3 Reasons Why You Should Not Go it Alone as a Dad
“I have seen that in any great undertaking it is not enough for a man to depend simply upon himself,” (Lone Man [Isna-la-wica] Teton Sioux). Being a dad is a great undertaking. Why would you do it alone?
#1 Extended Wisdom and Knowledge
Think about it. In your work life, you involve and depend on teams and committees, boards and task forces, and of course, your workers and coworkers. Why? For starters, you want the collective wisdom that comes when everyone is involved. You gain more insight than if you tried to figure everything out by yourself. Other people bring different perspectives arising from their life and work experiences, etc. Someone sees something you did not see. Others know things you do not.
Being a dad requires wisdom. Previous generations have accumulated knowledge and wisdom
based on their experience, upon which you can and should draw. You can also draw upon research that gives you insight into who you are, your children, and your role as a father. In addition, gathering with your peers allows you to bounce ideas off each other and learn from your common experience. When you gather, someone will see something you missed and vice versa. You gain wisdom and knowledge.
#2 Sharing the Load or Going Alone?
When you are at work and/or involved in your service activities, you know that the work to be done is too great for you to carry by yourself. Yes. You have your key role to play. But, you cannot be successful without the contribution of other people. Someone else works behind the scenes to set everything up for your meeting, whether in place or virtually. Especially in this period where many have had to work virtually, you have had to rely on the software companies for programs that facilitated this offsite reality.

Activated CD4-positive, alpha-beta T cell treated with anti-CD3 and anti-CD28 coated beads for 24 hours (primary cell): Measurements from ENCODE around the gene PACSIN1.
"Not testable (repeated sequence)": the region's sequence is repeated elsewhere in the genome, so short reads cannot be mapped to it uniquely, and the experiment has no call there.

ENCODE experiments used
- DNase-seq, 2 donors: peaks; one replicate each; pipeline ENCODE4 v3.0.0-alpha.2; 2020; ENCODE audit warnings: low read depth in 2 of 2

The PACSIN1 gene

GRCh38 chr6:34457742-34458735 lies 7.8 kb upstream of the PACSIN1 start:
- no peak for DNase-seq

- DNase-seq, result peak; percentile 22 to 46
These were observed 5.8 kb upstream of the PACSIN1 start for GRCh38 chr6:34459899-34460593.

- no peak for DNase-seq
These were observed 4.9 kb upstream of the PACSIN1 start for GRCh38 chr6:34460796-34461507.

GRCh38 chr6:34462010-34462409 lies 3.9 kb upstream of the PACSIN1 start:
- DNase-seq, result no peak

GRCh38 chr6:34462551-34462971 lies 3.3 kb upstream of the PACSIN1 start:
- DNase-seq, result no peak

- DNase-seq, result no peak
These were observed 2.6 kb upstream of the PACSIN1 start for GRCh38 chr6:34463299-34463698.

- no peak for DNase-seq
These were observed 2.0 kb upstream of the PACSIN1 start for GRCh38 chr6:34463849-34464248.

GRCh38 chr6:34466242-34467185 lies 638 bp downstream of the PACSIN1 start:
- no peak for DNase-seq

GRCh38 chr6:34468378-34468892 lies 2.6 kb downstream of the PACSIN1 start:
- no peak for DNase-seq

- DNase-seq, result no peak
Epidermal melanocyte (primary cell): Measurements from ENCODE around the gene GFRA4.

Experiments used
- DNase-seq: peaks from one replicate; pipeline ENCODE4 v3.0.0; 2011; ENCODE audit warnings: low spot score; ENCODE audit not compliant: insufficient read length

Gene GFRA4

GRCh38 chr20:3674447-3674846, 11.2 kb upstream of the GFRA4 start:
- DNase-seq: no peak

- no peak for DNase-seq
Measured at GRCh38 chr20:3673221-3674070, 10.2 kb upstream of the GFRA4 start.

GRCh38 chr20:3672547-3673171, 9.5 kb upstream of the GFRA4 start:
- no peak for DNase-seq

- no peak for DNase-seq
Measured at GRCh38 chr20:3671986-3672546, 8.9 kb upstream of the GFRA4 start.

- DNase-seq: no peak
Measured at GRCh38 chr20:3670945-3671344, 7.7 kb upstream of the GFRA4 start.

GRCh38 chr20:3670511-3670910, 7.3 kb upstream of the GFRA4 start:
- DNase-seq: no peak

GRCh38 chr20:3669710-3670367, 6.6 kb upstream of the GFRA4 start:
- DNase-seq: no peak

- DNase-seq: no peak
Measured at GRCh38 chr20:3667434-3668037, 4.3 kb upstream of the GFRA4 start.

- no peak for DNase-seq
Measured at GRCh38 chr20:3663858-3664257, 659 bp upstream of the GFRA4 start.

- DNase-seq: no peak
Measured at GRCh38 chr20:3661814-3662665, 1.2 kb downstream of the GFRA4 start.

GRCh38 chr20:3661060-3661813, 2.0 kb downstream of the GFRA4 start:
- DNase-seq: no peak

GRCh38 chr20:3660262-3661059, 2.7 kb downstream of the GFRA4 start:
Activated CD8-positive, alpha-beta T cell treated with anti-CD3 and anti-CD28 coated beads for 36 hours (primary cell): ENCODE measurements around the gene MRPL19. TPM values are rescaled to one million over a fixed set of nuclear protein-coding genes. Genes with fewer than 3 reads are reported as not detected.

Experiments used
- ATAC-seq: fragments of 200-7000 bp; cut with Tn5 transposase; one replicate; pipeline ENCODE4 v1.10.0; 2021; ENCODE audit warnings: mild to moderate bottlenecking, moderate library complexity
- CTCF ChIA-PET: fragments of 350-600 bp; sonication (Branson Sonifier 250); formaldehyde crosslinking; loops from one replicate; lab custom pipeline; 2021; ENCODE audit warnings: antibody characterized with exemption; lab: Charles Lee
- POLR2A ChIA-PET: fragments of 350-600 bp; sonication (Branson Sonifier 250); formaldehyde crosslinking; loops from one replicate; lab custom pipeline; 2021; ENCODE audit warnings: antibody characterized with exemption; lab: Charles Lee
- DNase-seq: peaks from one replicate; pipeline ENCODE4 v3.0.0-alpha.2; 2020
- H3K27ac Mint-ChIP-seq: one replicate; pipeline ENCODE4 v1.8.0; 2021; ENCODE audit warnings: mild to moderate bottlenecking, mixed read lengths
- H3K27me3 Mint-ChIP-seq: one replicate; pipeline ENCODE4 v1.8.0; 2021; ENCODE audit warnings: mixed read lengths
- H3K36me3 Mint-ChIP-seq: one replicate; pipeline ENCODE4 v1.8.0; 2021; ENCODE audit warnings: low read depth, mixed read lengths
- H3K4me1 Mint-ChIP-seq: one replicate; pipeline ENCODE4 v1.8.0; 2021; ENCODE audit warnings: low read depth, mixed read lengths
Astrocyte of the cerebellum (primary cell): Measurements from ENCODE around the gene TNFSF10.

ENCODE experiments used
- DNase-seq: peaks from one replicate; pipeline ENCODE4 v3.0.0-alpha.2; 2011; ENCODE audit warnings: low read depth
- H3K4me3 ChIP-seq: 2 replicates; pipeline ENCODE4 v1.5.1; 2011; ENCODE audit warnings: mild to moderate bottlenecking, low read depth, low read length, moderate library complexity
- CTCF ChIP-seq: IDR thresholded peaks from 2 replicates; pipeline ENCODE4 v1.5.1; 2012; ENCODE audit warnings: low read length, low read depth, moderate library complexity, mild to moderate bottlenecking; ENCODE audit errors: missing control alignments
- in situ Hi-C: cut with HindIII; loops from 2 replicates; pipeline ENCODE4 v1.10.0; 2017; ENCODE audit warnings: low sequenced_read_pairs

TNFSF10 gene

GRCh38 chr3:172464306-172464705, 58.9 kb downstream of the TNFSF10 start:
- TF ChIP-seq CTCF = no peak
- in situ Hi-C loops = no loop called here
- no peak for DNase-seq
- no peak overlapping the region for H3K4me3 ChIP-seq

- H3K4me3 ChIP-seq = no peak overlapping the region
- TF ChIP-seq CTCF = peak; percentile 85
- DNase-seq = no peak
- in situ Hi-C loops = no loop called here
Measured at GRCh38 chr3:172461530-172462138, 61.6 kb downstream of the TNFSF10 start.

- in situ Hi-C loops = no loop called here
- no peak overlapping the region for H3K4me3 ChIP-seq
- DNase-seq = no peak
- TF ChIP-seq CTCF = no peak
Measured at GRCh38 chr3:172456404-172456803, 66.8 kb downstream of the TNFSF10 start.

There are others who share the load when you are a dad. Family members help. Educators and those who provide extracurricular activities are also involved. You will best know those who are involved in helping so that you do not have to raise your children alone. Involve them with joy. Avoid feeling guilty when you get others to provide your children with activities and nurture. At the same time, be sure that you do not abdicate your responsibilities. Avoid the pendulum swing from doing too much to doing too little.
#3 Teachers and Mentors
Throughout your life, you have had teachers and mentors, both formally and informally. This includes your parents. They taught you the subject matter that you needed to function in society and be gainfully employed. They also taught you what it means to be a human being. Thus, from birth, there were people teaching how to be and how to behave in various situations, both by precept and example. Furthermore, you have had coaches for various activities including sports and work. You may also have had a trainer to help you get into top shape. Of course, you have adapted some of what you learned to suit your own circumstances, personality etc. But, you did not get where you are nor do you function without guides.
As a dad, you need formal and informal teachers, mentors, and coaches. Yes. Not going it alone is about wisdom and knowledge. It is about sharing the load. It is also about getting feedback on how you are doing. You gain clarity on where you are and where you want to go and be as a dad. You get the structure, challenge, and support to move to your next level.
When you don’t go it alone, does that mean that you have given up your role as dad? Does this mean that you have given up all your responsibility? On the contrary, no. You are stronger to be the best dad possible because you have the support, shared roles, and you get feedback, wisdom and guidance.
Why then do you want to go it alone as a dad?